Far from being obsolete, New York City’s early-20th-century communication infrastructure has been transformed into internet data centers. Two of its most gargantuan structures are the Western Union and AT&T Long Lines buildings in Lower Manhattan, constructed between 1928 and 1932 under the design of architect Ralph Walker.
In “Urban Giants,” a short documentary by the wife-and-husband duo of director Davina Pardo and writer Andrew Blum, shared last week by BLDGBLOG, the history and transformation of the two structures is condensed into a sweeping look at their legacy and continued role in communications.
“These buildings always seem to me to be the visible, slightly secret, hidden power of the giant, where the biggest city, the nerve center, talks to the rest of the world,” says architect and author James Sanders in the film.
Located at 60 Hudson Street and 32 Avenue of the Americas (aka Sixth Avenue), respectively, they’re also two of NYC’s greatest Art Deco structures, representing a turning point for the city from Gothic-influenced skyscrapers like the Woolworth Building to this distinctly American modernism. And you only have to contrast them to the neighboring Brutalist AT&T building at 33 Thomas Street, built in 1974, absent of windows, to appreciate Walker’s finesse with balancing form and function. As Carol Willis, founding director of the Skyscraper Museum, says in “Urban Giants”:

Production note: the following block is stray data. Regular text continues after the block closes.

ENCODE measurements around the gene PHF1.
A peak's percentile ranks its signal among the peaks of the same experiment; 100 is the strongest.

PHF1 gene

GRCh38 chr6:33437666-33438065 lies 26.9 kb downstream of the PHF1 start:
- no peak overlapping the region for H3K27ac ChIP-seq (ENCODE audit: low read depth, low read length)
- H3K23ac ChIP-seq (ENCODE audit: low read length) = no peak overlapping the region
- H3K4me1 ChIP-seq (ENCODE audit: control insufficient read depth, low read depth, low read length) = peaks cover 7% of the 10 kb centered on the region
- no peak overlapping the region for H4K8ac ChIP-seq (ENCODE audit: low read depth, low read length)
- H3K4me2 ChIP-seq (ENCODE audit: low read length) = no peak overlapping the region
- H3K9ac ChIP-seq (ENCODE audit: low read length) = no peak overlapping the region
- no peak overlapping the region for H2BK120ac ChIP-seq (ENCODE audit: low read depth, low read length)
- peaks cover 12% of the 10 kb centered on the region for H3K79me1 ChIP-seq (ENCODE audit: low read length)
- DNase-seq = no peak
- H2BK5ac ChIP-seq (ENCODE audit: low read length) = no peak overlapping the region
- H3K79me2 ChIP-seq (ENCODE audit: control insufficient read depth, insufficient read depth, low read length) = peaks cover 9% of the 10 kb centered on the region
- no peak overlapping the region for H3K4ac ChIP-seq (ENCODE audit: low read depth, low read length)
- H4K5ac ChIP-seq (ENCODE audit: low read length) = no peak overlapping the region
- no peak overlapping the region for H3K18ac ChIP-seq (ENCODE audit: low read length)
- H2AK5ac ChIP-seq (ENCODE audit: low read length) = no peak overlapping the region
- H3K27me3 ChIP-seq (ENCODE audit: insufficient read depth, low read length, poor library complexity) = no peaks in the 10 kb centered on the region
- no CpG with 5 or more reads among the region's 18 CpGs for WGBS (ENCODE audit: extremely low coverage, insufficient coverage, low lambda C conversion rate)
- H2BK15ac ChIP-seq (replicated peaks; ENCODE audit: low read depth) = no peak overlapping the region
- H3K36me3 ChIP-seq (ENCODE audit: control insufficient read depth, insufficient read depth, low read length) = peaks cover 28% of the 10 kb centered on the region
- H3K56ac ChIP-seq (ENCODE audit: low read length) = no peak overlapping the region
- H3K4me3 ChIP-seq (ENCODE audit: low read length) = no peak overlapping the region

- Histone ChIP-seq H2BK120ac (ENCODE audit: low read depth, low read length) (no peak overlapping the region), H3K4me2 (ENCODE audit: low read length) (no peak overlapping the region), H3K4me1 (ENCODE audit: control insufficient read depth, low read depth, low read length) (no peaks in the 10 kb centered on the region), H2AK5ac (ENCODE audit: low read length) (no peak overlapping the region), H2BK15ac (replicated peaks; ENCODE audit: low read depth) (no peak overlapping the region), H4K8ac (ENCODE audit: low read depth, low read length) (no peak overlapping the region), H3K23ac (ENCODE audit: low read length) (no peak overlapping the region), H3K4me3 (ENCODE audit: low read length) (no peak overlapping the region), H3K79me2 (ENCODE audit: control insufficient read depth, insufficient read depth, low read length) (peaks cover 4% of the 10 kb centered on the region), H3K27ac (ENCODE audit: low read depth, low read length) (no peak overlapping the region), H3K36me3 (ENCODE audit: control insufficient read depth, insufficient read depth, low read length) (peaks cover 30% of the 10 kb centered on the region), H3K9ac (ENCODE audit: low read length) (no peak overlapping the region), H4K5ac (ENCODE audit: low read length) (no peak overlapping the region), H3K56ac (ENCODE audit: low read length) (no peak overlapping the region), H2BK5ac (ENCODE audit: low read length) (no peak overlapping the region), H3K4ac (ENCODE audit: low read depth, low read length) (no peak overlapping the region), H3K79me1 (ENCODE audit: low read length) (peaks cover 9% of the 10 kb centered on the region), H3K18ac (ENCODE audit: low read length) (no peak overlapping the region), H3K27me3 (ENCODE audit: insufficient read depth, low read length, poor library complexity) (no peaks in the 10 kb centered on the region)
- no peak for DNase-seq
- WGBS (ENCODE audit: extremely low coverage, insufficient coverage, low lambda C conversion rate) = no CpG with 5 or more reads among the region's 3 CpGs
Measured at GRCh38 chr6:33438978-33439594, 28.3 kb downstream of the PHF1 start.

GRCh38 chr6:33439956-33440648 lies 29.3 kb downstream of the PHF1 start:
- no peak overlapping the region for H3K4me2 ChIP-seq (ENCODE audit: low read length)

Walker could bring to these commissions a kind of subtlety of surface texture, an artistry of coloration, a sense of rhythm of the windows and the way they helped to create a pattern in the overall façade, and that was enormously important to the success of these buildings. They communicated far away and up close.
Now the reinforced infrastructure originally designed for telegraphs and telephones is serving over 600 data networks with 400 carriers, including the massive Telx, which sponsored the film. Watch “Urban Giants,” embedded below, to journey inside these hubs that have been central to decades of global telecommunication.